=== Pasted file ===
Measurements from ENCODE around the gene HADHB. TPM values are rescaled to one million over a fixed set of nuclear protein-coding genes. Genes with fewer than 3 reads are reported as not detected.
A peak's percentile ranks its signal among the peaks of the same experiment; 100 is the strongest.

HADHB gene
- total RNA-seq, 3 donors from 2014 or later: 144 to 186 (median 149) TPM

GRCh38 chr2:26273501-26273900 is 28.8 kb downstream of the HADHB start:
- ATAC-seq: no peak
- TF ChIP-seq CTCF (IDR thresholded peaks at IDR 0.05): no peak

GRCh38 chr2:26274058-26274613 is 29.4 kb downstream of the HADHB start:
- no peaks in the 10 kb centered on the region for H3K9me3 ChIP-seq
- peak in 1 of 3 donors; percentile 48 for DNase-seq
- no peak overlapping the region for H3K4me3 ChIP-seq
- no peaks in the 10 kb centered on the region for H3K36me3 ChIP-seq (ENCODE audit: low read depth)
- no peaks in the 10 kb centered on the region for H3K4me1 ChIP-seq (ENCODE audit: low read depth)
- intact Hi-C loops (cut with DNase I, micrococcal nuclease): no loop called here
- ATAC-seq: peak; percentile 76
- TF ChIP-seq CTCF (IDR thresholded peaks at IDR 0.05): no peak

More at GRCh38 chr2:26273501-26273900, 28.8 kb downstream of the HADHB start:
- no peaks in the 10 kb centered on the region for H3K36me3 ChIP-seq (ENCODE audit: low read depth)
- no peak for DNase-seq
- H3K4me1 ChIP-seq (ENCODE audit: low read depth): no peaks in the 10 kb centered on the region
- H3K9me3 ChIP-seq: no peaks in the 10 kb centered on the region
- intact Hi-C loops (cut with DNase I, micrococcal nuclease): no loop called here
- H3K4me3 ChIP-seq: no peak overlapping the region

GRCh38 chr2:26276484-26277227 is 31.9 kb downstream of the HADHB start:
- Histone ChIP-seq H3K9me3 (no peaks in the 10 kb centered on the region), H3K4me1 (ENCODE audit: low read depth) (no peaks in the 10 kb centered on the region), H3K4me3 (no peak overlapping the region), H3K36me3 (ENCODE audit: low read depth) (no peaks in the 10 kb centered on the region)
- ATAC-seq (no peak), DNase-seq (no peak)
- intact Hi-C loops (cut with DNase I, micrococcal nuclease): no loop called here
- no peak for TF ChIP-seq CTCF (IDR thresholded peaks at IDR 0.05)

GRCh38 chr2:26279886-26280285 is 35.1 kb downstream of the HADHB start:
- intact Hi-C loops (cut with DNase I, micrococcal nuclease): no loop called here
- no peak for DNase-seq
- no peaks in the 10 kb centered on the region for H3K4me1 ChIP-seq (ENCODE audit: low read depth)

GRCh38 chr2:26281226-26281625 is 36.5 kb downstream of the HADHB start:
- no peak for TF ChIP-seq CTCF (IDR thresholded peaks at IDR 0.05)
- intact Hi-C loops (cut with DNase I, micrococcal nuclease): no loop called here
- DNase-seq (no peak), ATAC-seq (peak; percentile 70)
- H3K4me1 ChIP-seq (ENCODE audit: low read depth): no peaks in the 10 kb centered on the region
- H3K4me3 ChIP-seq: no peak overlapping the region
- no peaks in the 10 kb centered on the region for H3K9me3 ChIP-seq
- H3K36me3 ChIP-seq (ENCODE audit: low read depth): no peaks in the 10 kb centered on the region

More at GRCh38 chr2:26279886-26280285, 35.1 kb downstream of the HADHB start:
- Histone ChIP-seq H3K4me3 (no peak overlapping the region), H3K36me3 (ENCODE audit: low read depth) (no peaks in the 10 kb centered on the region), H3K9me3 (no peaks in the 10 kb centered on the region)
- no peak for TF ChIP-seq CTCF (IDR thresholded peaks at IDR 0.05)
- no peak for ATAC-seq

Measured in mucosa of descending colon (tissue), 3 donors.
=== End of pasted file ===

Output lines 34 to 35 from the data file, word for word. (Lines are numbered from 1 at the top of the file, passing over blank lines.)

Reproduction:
- no peak for TF ChIP-seq CTCF (IDR thresholded peaks at IDR 0.05)
- intact Hi-C loops (cut with DNase I, micrococcal nuclease): no loop called here